On this page:
- Undergraduate Information
- Postgraduate Information
- How to Find out More
- Related Subjects and Careers
- List of Courses
This subject is taught by the School of Social and Cultural Studies.
Sociology is an exciting discipline that enables you to take a fresh look at social life. The scope is broad, the perspectives challenging, and the insights thought-provoking. While the range of sociological interests is wide (e.g. gender, class, ethnicity, families, social change, health, morality, politics, religion, sport, work and leisure, technology, cyberspace and much more) the central focus remains the same: exploring, understanding, and explaining changes in behaviour and social relationships at different levels.
On one level, Sociology looks at the body and its relationship to social practices, and at the construction of identity, for instance, as it is shaped by gender or class relations. At another level, Sociology examines major social institutions such as the State and macro processes such as population change and globalisation.
Sociology is the systematic study of social life and can be effectively combined with other social science subjects, such as Cultural Anthropology, Social Policy, Economics, Geography, Political Science and Psychology. Very useful combinations can also be made with Criminology, Education, History, Media Studies, Philosophy and Religious Studies. Computer Science, Information Technology and Mathematics are always useful for students with an interest in social data analysis and research. Sociology can also provide an effective comparative focus for those who are interested in languages and literature. A major in Sociology towards a Bachelor of Arts (BA) also has an affinity with many aspects of Law and Commerce, and the social context of legal and business institutions.
BA Major Requirements
- SOSC 111 and 112
- 40 points from SOSC 200-399, SACS 201, 202
- 40 points from SOSC 300-399
Postgraduate Qualifications in Sociology
For information specific to Sociology, please see our Postgraduate Study page. For information about the postgraduate qualifications, please click on the Faculty links below.
- Graduate Diploma in Arts
- Postgraduate Diploma in Arts
- Bachelor of Arts with Honours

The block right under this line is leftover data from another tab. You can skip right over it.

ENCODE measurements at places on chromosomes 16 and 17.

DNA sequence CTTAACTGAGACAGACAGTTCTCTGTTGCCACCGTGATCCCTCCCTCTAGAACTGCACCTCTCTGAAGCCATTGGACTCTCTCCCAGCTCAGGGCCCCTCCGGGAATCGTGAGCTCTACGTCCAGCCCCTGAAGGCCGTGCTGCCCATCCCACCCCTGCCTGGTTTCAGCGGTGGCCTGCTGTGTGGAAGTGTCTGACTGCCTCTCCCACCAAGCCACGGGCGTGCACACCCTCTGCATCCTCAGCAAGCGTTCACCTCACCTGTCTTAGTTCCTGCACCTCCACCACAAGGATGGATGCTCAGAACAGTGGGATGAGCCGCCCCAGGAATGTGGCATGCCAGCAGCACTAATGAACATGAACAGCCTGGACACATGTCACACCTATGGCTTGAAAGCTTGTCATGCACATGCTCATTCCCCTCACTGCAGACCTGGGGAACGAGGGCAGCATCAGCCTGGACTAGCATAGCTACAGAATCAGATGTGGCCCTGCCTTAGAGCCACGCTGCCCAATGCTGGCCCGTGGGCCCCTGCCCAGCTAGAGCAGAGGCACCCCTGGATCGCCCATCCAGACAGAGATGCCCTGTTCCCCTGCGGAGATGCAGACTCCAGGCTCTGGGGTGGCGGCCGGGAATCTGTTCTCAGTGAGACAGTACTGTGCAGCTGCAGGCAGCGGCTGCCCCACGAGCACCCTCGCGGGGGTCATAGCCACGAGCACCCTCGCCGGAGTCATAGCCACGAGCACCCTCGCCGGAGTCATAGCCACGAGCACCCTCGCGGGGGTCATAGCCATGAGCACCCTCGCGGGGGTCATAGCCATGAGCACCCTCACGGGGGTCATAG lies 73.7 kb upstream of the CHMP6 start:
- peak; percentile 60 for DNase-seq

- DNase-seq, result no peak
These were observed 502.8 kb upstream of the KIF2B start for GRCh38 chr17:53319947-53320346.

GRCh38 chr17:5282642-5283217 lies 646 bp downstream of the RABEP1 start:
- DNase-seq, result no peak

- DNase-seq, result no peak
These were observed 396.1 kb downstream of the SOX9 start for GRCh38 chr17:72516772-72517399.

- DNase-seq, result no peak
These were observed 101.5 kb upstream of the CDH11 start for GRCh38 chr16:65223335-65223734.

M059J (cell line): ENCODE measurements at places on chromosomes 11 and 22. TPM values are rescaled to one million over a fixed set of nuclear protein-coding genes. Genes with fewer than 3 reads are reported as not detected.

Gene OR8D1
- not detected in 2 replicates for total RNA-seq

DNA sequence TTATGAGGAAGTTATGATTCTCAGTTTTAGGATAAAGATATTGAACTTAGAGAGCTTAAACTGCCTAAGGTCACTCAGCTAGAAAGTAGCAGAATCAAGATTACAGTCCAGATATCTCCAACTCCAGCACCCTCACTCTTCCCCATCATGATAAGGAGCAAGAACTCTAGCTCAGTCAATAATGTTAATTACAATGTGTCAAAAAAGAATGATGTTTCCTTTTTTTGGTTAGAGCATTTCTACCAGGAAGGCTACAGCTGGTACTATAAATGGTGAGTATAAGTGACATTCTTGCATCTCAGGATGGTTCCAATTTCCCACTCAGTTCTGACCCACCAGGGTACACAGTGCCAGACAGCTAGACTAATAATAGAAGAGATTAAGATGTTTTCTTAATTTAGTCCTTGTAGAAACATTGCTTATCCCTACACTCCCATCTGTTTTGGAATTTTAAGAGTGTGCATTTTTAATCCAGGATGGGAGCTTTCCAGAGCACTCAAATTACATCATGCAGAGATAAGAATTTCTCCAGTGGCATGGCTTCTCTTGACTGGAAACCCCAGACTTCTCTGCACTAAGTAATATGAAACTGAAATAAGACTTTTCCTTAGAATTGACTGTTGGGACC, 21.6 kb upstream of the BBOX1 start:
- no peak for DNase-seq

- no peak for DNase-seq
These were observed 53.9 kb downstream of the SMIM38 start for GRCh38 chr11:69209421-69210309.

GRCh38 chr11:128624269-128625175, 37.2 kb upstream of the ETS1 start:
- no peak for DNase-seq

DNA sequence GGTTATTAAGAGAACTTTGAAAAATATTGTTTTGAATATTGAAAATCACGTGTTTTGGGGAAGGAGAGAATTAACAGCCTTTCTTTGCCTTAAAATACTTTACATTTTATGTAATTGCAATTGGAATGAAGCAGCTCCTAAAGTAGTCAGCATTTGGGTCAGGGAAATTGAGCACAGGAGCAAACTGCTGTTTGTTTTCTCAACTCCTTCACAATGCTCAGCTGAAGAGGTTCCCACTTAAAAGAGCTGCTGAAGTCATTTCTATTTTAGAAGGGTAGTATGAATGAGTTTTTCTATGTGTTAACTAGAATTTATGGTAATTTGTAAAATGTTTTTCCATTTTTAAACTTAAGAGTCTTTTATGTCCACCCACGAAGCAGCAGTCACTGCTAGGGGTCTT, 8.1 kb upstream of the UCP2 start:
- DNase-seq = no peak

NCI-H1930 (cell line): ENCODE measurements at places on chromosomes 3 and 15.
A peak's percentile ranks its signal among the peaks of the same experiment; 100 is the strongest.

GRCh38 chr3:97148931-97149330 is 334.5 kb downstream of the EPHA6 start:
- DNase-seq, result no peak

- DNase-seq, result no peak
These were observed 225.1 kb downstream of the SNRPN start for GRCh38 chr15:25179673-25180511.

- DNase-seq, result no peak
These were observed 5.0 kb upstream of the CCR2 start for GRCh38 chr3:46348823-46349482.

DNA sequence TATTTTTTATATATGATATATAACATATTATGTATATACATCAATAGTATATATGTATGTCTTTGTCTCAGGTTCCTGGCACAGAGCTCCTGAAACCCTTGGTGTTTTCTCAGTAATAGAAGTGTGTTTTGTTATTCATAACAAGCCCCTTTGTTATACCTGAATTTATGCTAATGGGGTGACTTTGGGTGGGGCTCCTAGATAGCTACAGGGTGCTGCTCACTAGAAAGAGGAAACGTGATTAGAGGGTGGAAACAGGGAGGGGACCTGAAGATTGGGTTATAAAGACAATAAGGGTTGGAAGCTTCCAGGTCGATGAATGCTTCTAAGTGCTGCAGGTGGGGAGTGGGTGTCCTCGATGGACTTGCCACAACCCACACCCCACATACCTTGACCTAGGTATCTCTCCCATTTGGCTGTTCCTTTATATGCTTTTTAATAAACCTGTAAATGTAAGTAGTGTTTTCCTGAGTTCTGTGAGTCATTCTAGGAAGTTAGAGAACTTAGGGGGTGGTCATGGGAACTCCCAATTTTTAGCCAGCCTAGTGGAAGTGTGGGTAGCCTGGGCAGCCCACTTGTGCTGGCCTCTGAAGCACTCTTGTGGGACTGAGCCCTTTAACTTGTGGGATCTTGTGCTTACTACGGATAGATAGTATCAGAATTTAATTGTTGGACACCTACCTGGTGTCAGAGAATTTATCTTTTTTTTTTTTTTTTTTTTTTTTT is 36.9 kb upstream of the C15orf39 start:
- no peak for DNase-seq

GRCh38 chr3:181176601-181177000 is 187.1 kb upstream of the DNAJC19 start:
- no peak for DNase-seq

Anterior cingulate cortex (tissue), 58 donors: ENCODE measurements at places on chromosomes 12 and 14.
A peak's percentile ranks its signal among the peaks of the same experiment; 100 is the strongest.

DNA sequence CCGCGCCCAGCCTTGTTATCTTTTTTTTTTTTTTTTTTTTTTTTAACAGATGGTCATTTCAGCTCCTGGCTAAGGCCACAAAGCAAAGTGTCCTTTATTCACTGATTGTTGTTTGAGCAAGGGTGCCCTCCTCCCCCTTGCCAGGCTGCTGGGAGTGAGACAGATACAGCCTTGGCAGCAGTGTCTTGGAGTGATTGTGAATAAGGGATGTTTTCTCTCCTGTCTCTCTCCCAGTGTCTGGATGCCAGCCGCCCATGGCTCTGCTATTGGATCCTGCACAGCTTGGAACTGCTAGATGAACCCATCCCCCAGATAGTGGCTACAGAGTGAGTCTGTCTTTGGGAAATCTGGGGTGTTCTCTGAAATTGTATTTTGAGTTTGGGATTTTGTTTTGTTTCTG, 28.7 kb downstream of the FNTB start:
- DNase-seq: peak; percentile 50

- Master of Arts
You can order more information on this subject using our Request for Study Material form.
Victoria's Student Recruitment, Admission and Orientation Office offers advice on courses and help with planning your degree.
Contact the Faculty of Humanities and Social Sciences' Student and Academic Services Office for information on admission, qualifications and courses, course advice and selection criteria, exemptions and prerequisites.
Sociology courses are taught within the School of Social and Cultural Studies.
School Office: Murphy 921, tel 0-4-463 5317, email email@example.com.
Majoring in Sociology, possibly in conjunction with other majors, is a valuable basis for planning a career in the social sciences, psychology, law, social work, the health professions or business (e.g. teaching, journalism, advertising, town planning, architecture, resource management, public relations, market research and local government administration). See the Career View issue on Sociology for further information.
For a complete course listing, see the list of all Sociology courses.
|On this page:|
|100 Level Courses|
SOSC 111 – Sociology: Foundations and Concepts
SOSC 112 – New Zealand: Sociological Perspectives
|200 Level Courses|
SACS 201 – Methods in Social and Cultural Research
SOSC 211 – Interpreting Society
SOSC 215 – Reproducing Gendered Bodies
SOSC 216 – Everyday Life
|300 Level Courses|
SOSC 305 – Social Organisation
SOSC 306 – Special Topic
SOSC 313 – Social Inequality
SOSC 314 – Sociology of Health and Illness
SOSC 315 – Reproducing Gendered Bodies
SOSC 318 – Social Movements and the State
SOSC 319 – Knowledge, Power and Understanding
|400 Level Courses|
SACS 401 – Methods in Social Science Research
SOSC 401 – Rethinking the Social
SOSC 414 – Special Topic: Policy Internship
SOSC 416 – Qualitative Data Analysis
SOSC 489 – Research Paper